Scott Laing, one of the many investors enticed into whisky production by a boom in demand, finished building the Ardnahoe Distillery in Scotland four years ago.
Now, he is concerned that he may not be able to drum up interest in his first batch of liquor because of a mooted ban on alcohol advertising in the country.
“If we start selling [the whisky] in the next couple of years, we wouldn’t be able to promote it in any way within Scotland, which is a bizarre state of affairs,” said Laing, who runs the distillery on Islay with his brother and father, and invested £12.5mn to erect it.
Scottish officials have given the industry until March 9 to respond to a consultation on potential restrictions meant to help tackle the country’s “deep, longstanding and troubled relationship with alcohol”.
Beer, wine and spirits could be consigned to near the back of the shops or placed in closed cupboards, similar to tobacco products, to reduce consumption.
Other proposed measures, some of which will need Westminster’s approval, include a ban on advertising in public places, as well as prohibiting the sale of alcohol-branded sports merchandise, including sponsorship on replica kits.
The looming crackdown on advertising has been met with staunch criticism from drinks companies and retailers, which argue that the Scottish government risks stigmatising an industry that employs about 89,000 people and is an important source of investment and tourism in rural areas.
More than 100 companies wrote to departing first minister Nicola Sturgeon this month calling for the regulations to be scrapped, warning they would “destroy” the industry.
“I didn’t hear any criticism at the time of the investment we were making into a Scottish rural community,” said Laing.
James Watt, chief executive of Scottish craft beer group BrewDog, said: “Does society at large need to evolve and improve its relationship with alcohol? Absolutely, it does. Is the answer to that to ban advertising of alcohol in Scotland? No, I think that’s detrimental to Scotland.”
He added: “I think a lot of the sponsorships and advertising money [from alcohol] fund important grassroots work in sports, in the community, which is at risk. And Scotland is well-known internationally as the home of whisky.”
Meanwhile, brewer Innis & Gunn, which was founded by Dougal Sharp in 2003, was unimpressed to see its branded fleece blankets named in the government’s documents among the type of products that could soon be barred.
“I find it surprising that our blankets could be talked about as a source of harm,” the entrepreneur said, adding that the industry was tightly regulated and had invested in various campaigns to reduce problem drinking.
“A lack of branding for some of the most iconic brands that Scotland has ever produced . . . You can’t imagine that this would make Scotland appealing to an international audience,” he said.
The pushback comes after the whisky industry defied a weakening economy in Scotland and benefited from a surge in demand overseas that pushed exports up 37 per cent to a record £6.2bn in 2022. Growth was driven by strong sales in Taiwan, Singapore, India and China, the Scotch Whisky Association said.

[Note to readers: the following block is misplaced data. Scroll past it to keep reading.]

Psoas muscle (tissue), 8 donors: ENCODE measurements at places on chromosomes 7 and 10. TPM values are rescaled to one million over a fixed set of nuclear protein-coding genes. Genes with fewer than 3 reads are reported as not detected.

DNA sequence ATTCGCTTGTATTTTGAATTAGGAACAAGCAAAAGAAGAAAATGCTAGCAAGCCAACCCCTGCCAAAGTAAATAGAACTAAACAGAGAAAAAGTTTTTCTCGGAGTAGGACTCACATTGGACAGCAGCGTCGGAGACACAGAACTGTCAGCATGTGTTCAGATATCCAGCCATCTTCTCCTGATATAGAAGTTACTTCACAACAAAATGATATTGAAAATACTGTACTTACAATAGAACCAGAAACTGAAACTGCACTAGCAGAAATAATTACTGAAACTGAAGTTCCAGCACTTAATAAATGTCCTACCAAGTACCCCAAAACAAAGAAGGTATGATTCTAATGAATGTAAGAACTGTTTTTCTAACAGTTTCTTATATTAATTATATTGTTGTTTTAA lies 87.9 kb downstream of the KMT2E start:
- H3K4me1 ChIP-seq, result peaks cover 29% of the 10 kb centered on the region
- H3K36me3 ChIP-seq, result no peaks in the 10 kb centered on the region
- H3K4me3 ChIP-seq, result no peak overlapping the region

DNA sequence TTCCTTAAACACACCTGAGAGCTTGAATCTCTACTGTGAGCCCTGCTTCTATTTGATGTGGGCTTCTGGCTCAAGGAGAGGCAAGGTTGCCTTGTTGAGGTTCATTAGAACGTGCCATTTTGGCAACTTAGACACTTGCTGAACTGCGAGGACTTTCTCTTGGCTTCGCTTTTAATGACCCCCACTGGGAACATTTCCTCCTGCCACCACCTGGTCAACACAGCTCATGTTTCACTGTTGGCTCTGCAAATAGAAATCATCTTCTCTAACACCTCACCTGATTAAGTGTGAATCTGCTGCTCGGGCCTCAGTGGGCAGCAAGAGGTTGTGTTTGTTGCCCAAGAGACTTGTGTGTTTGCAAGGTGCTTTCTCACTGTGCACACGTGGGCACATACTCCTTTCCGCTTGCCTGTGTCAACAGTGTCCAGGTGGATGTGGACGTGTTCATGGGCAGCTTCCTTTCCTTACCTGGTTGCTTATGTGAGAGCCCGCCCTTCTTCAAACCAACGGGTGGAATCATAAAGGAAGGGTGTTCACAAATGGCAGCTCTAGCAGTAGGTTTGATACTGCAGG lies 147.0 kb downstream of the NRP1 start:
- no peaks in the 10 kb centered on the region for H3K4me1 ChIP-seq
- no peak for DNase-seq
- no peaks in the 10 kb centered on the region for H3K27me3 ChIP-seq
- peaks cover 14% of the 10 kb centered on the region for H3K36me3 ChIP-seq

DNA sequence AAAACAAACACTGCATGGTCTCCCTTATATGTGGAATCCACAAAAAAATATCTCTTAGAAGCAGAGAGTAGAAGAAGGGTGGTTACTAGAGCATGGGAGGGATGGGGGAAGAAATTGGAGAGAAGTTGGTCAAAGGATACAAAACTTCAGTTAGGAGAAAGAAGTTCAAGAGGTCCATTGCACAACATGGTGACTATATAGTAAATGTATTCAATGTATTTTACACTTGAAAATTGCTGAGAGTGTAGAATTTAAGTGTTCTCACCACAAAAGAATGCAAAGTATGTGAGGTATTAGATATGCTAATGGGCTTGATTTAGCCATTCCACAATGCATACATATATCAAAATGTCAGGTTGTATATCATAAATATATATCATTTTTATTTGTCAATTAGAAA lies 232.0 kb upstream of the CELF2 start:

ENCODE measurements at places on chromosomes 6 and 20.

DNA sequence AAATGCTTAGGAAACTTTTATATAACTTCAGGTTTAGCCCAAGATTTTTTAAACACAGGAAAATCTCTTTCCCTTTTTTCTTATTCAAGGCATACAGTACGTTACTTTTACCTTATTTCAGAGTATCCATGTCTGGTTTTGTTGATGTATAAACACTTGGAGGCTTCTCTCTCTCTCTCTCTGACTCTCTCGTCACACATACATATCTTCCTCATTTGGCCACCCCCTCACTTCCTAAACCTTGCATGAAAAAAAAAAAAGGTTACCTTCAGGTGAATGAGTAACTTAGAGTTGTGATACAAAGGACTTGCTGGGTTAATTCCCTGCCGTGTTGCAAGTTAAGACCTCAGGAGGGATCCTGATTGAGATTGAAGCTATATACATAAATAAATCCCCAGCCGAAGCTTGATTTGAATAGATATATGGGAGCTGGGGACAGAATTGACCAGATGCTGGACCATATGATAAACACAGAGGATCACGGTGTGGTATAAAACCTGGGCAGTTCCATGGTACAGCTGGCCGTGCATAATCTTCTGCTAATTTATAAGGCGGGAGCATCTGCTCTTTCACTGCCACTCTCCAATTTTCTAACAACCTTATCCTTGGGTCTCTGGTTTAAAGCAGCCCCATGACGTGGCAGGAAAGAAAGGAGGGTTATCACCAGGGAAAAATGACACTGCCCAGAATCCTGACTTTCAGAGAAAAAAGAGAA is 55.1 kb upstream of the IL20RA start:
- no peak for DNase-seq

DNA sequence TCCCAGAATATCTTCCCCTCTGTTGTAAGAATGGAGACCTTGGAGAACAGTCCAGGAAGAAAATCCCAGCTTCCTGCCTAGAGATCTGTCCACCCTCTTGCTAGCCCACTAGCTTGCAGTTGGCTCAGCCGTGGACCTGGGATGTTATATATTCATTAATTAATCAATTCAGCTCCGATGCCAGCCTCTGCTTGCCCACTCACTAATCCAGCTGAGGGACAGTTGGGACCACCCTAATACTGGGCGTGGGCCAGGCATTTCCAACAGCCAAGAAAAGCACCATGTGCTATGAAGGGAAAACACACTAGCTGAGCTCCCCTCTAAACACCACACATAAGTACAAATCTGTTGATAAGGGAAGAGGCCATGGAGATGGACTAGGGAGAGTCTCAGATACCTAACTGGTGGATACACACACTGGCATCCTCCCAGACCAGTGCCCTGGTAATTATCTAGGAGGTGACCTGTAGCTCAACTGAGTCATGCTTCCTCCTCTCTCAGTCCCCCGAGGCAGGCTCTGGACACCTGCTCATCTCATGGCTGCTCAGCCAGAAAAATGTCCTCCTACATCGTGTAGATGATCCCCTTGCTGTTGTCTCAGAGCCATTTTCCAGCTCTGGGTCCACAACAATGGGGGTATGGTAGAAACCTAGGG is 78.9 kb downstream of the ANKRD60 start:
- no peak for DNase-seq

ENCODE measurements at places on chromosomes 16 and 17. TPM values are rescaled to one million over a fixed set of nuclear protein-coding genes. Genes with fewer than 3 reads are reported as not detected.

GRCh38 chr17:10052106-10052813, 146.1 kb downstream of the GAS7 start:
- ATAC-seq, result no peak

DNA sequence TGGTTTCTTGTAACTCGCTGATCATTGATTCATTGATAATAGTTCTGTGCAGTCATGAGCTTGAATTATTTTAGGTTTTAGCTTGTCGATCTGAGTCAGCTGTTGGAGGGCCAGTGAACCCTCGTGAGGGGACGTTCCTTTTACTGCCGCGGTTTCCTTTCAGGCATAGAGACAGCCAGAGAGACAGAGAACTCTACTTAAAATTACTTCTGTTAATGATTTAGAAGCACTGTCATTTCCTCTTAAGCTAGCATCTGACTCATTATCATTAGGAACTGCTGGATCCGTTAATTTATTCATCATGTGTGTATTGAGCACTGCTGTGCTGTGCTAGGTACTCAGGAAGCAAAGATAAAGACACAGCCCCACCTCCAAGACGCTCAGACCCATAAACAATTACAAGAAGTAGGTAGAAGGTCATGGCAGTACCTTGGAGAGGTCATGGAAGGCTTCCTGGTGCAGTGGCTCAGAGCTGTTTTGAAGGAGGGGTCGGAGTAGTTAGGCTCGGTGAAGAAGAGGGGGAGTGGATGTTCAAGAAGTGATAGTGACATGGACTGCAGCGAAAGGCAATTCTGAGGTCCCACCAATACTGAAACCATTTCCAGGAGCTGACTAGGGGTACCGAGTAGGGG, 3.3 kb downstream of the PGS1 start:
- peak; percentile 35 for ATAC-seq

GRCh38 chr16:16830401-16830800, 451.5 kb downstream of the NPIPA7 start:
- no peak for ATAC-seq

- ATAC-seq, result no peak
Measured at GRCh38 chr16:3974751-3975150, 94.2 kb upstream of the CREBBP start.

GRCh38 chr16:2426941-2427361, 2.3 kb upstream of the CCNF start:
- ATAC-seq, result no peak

The response has become emblematic of the strained relationship between the Scottish government and companies, with many business leaders saying their views are often ignored by ministers.
Businesses have also criticised Scotland for failing to conduct an analysis of the economic impact such changes would have on the food and drinks sector in the country.
Ewan MacDonald-Russell, deputy head of the Scottish Retail Consortium, said: “We have a lot of proposals here, none of which have been costed.”
The restrictions should be “as comprehensive as possible” to be effective, according to the consultation documents, raising concerns among industry observers that ministers have already made up their mind on their severity.
An average of 700 people are hospitalised and 24 people die each week from illnesses caused by drinking alcohol, according to official figures.
“Nobody in government is telling people not to drink alcohol at all, this is about responsible consumption,” Sturgeon said this month. “Advertising that glamorises alcohol can lead to overconsumption.”
Restrictions on alcohol advertising could also cut income for the arts, including Edinburgh’s renowned Fringe festival. Its sponsors include Johnnie Walker Princes Street, a visitor centre opened by drinks giant Diageo as part of a £185mn investment in Scottish tourism.
Shona McCarthy, chief executive of the Fringe Society, said while she supported the Scottish government’s health aims, the proposals came at a “particularly dangerous” time for a sector that is facing a “bleak” future owing to a weak economy and cuts to public funding for the arts. The Fringe’s partners were “responsible and ethical”, she added.
“If you are going to take away those avenues to support the art and cultural output of a nation that bigs itself up on its arts and cultural identity, then at the very least we need to be having a conversation about what is the alternative,” McCarthy said. “It feels like all the doors are closing.”
A Diageo spokesperson said the proposed restrictions would “do little to support those in need of help, while significantly impacting vital sectors, such as hospitality, tourism and sports”.
The Scottish government argued that the ban on tobacco showed that alternative sponsors could be found.
A spokesperson said: “We are consulting on views on the most appropriate next steps in reducing alcohol-related harm, no decisions have been taken on scope or on the type of restrictions that might be taken forward in future.”
Additional reporting by Judith Evans